Search Results

You are looking at 91 - 100 of 107 items for :

  • Anthropogenic effects x
  • Weather, Climate, and Society x
  • All content x
Clear All
Josyane Ronchail, Marianne Cohen, María Alonso-Roldán, Hélène Garcin, Benjamin Sultan, and Stéphane Angles

not measured can be suggested. Our model between climate and residual yield depends on rainfall only because of the lack of reliable temperature data, as explained in Part I . Yet many studies consider that the olive yield also depends on temperature. Consequently, we cannot quantitatively estimate the level of negative effects of maximum temperatures in the future, although it is expected to further increase water stress by increasing evapotranspiration. Also, extreme high temperatures may be

Full access
Stephen M. Strader, Alex M. Haberlie, and Alexandra G. Loitz

losses and casualties. Although WFOs in the SE region should be most concerned with tornado events due to both a greater threat of tornadoes and an elevated societal vulnerability, CWAs in other tornado-prone regions (MW, NP, SP) are not immune to the effects of social vulnerability. MW CWAs often have greater percentages of FAWs and UWRs, higher population densities, and faster tornado translational speeds that increase tornado impact potential. Because MW CWAs also have the highest population

Restricted access
Julie E. Doll, Brian Petersen, and Claire Bode

( Arbuckle et al. 2013 ). Arbuckle’s survey suggests that farmers are more reluctant than the average U.S. adult to agree that climate change is primarily human induced, and these findings were similar to the views of agricultural advisors, who play an important role in farmer decision-making ( Prokopy et al. 2015 ). Large farmer surveys have revealed that this may matter: farmers who acknowledge anthropogenic climate change are more likely to notice more variable weather across the U.S. Corn Belt and on

Full access
Emma J. S. Ferranti, Joanna Ho Yan Wong, and Surindar Dhesi

, part of the SCCC ( Table 4 ). Climate change is compulsory within primary and secondary education, within general studies, science, and liberal studies. Specifically, children aged 5–8 should understand “climate and weather changes in Hong Kong and how they affect everyday life” (general studies); children aged 8–11 should understand the “effects of natural changes of the environment (e.g., climate change, natural hazards) on people and how people respond to these changes,” be aware that “global

Restricted access
Alexander Hall and Georgina Endfield

in popular engagement with the issue of anthropogenic climate change ( Nerlich and Jaspal 2014 ). Fig . 3. Skating through Time: A composite image depicting ice hockey on a frozen Rydal Water in 1947 and the same lake today (Alexander Hall © 2014). In parallel with these approaches, we used a project blog and Twitter account to encourage online participation, with regular blog posts about the progress of research used to maintain interest and submissions via the website. By coordinating the blog

Full access
Ole Bruun

.g., Pham 2011 ; Brown 2012 ) and have caused grave concern to be voiced at donor consultancy group meetings (e.g., VFN 2010 ). Inevitably, corruption also creeps into climate change projects. 5 The Vietnamese government’s position is forthright. Leading up to the fifteenth Conference of the Parties (COP15), Vietnam and a number of other climate-vulnerable countries signed a declaration stating, “Anthropogenic climate change poses an existential threat to our nations, our cultures and to our ways of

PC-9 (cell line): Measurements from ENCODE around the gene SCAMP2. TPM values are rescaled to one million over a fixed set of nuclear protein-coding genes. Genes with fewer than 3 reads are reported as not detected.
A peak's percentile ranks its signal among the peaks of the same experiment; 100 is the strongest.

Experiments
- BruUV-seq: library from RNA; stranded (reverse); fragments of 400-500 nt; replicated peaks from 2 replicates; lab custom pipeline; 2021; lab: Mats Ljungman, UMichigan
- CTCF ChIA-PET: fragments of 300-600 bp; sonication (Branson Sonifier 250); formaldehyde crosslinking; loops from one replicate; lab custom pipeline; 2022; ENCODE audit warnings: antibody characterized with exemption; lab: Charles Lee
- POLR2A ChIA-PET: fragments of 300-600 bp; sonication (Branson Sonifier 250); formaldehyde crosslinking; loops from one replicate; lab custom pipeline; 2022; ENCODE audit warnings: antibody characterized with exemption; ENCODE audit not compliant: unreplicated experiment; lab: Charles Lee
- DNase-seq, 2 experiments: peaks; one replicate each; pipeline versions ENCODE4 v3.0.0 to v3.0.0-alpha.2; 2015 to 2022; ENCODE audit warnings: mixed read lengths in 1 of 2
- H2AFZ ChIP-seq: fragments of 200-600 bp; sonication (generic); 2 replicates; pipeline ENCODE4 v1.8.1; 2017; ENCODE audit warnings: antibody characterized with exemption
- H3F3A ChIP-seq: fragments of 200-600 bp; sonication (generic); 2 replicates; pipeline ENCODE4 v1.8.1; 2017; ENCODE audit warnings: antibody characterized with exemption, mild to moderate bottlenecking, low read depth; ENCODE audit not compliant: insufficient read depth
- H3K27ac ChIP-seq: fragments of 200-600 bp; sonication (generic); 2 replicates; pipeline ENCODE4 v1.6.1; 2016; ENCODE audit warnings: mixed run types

Full access
J. Nalau, S. Becken, S. Noakes, and B. Mackey

from anthropogenic emissions is leading to rising temperatures, shifting rainfall patterns, and an increase in the intensity and/or frequency of extreme weather events, along with secondary impacts, such as sea level rise and ocean acidification ( IPCC 2013 ). Climate change impacts tourism in four main ways: “direct impacts of a changed climate; indirect impacts of environmental change; mitigation policy and tourist mobility; and societal change related to reduced economic growth, consumer

Full access
Joshua J. Hatzis, Jennifer Koch, and Harold E. Brooks

. , 38 , 123 – 139 , . 10.1111/j.0016-7363.2006.00679.x Hall , S. G. , and W. S. Ashley , 2008 : Effects of urban sprawl on the vulnerability to a significant tornado impact in northeastern Illinois . Nat. Hazards Rev. , 9 , 209 – 219 , . 10.1061/(ASCE)1527-6988(2008)9:4(209) Hitchens , N. M. , H. E. Brooks , and M. P. Kay , 2013 : Objective limits on forecasting skill of rare events

Full access
Michelle E. Saunders, Kevin D. Ash, and Jennifer M. Collins

anthropogenic features ( Diederich et al. 2015 ; Maddox et al. 2002 ). Likewise, access to telecommunication technologies—particularly home and mobile Internet—is generally much more limited in rural than in urban locations ( Cutter et al. 2016 ; Salemink et al. 2017 ). In addition to the geographic limitations of infrastructure, there are individual factors that can limit or deny access to weather information via radar maps. Despite the overall increase in telecommunications technologies over the past 30

Full access
Laurie Yung, Nicky Phear, Alayna DuPont, Jess Montag, and Daniel Murphy

century, 55% attributed warming to human activities, while 41% said that warming was due to natural causes ( Gallup 2015 ). Recent research indicates that individuals attribute local changes, such as warmer winters, to either natural variation or anthropogenic climate change based on their climate change beliefs, beliefs that are heavily influenced by political ideology ( McCright et al. 2014 ). Ascribing specific changes, such as drought, to natural cycles rather than anthropogenic climate change is

Full access